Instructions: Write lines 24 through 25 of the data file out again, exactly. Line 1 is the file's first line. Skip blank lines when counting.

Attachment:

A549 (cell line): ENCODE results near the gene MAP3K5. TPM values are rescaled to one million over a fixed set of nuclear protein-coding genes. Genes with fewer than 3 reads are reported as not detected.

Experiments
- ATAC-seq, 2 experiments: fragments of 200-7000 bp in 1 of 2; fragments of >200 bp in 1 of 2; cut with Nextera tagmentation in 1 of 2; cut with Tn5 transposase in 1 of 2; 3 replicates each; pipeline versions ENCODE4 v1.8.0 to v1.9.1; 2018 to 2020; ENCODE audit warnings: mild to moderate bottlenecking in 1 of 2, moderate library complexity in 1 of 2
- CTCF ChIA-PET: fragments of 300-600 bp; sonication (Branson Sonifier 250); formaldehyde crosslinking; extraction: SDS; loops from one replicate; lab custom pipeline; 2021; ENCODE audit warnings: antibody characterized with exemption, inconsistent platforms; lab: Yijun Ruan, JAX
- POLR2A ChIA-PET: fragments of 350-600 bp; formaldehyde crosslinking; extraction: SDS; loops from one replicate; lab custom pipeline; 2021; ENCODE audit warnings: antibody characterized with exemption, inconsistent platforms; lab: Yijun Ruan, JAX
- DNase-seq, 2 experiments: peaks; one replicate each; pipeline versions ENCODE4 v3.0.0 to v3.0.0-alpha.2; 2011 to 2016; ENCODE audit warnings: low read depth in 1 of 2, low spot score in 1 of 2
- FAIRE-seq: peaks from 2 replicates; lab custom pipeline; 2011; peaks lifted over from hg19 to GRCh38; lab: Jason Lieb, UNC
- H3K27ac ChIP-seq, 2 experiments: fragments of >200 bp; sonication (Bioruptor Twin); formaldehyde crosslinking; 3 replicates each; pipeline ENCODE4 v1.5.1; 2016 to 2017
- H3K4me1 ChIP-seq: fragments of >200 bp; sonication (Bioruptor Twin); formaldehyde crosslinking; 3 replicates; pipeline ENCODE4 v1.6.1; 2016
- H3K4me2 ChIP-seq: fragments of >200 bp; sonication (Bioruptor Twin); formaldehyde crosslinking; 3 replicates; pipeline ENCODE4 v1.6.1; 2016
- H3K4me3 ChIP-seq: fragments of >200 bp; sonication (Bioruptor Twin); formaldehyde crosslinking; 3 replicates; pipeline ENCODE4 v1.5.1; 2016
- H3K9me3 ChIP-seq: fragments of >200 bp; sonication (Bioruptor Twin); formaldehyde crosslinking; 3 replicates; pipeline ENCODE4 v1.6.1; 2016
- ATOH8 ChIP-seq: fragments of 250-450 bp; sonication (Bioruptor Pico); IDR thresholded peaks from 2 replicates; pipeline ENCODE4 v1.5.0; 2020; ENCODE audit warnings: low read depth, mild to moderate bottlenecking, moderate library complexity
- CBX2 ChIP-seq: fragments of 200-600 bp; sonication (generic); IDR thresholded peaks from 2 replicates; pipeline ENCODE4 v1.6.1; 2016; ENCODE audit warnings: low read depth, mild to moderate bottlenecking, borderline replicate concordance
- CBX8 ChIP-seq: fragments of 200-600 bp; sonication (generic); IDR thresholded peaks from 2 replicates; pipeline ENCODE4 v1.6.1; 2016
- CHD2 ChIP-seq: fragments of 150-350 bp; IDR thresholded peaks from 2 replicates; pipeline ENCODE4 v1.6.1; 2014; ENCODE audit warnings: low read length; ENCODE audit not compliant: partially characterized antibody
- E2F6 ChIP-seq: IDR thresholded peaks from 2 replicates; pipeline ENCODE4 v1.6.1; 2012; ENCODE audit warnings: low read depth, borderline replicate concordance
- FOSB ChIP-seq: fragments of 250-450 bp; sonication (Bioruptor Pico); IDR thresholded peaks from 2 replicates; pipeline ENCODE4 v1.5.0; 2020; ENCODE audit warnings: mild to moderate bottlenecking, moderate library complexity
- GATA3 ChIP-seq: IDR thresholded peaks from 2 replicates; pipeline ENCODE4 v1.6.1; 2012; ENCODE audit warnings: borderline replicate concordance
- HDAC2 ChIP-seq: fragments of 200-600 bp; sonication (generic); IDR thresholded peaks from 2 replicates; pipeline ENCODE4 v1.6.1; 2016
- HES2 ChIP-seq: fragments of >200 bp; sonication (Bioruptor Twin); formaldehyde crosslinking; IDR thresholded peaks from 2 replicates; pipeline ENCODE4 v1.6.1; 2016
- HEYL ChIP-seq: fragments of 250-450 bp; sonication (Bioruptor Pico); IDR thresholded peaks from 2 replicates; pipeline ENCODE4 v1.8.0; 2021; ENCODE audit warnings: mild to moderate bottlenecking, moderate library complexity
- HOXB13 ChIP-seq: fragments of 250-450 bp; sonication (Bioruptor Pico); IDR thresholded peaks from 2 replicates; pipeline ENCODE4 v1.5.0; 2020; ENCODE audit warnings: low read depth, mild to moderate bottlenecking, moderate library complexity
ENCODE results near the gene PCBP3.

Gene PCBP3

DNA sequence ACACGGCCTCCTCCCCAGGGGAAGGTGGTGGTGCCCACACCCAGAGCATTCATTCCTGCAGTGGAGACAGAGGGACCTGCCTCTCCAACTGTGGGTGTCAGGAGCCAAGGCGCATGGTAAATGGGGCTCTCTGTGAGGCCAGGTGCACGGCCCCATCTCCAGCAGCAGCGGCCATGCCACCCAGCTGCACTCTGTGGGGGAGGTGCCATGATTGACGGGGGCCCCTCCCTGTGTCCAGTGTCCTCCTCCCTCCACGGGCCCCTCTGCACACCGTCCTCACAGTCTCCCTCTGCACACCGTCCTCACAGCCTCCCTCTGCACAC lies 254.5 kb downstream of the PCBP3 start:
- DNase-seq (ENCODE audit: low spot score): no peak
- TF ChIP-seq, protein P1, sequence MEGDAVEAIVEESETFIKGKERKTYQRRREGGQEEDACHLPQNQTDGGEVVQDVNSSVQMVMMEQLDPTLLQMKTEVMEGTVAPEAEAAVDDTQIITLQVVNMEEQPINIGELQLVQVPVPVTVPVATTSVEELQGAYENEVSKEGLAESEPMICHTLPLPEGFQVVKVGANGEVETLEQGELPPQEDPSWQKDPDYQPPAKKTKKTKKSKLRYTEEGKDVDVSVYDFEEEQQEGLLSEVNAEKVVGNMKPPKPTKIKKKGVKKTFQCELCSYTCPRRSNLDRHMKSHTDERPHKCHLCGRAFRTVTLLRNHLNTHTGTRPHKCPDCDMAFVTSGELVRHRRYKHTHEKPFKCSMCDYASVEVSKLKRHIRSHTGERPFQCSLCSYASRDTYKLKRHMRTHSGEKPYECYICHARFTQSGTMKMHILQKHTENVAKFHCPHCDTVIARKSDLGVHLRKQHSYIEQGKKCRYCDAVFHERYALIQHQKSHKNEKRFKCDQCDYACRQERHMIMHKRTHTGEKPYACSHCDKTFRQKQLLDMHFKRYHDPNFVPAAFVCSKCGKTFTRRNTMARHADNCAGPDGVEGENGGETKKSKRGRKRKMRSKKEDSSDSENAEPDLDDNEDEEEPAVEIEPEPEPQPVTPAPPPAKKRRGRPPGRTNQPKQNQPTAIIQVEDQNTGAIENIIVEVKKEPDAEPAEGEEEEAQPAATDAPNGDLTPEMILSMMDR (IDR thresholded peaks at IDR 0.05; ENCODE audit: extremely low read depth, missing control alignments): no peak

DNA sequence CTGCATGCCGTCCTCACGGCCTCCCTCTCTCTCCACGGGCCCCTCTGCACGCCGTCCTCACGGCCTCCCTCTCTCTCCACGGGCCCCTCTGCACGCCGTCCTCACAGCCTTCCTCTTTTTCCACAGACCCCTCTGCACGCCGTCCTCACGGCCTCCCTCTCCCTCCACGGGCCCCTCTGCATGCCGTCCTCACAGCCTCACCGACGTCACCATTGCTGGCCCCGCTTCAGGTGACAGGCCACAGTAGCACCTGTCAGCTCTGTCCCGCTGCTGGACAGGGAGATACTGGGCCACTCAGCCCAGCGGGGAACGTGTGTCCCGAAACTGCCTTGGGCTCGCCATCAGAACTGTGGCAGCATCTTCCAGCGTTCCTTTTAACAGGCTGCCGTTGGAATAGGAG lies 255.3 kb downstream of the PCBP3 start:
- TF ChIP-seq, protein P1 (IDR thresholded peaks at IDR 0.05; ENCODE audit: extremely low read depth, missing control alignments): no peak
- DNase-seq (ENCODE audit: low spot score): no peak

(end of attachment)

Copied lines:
ENCODE results near the gene PCBP3.

Gene PCBP3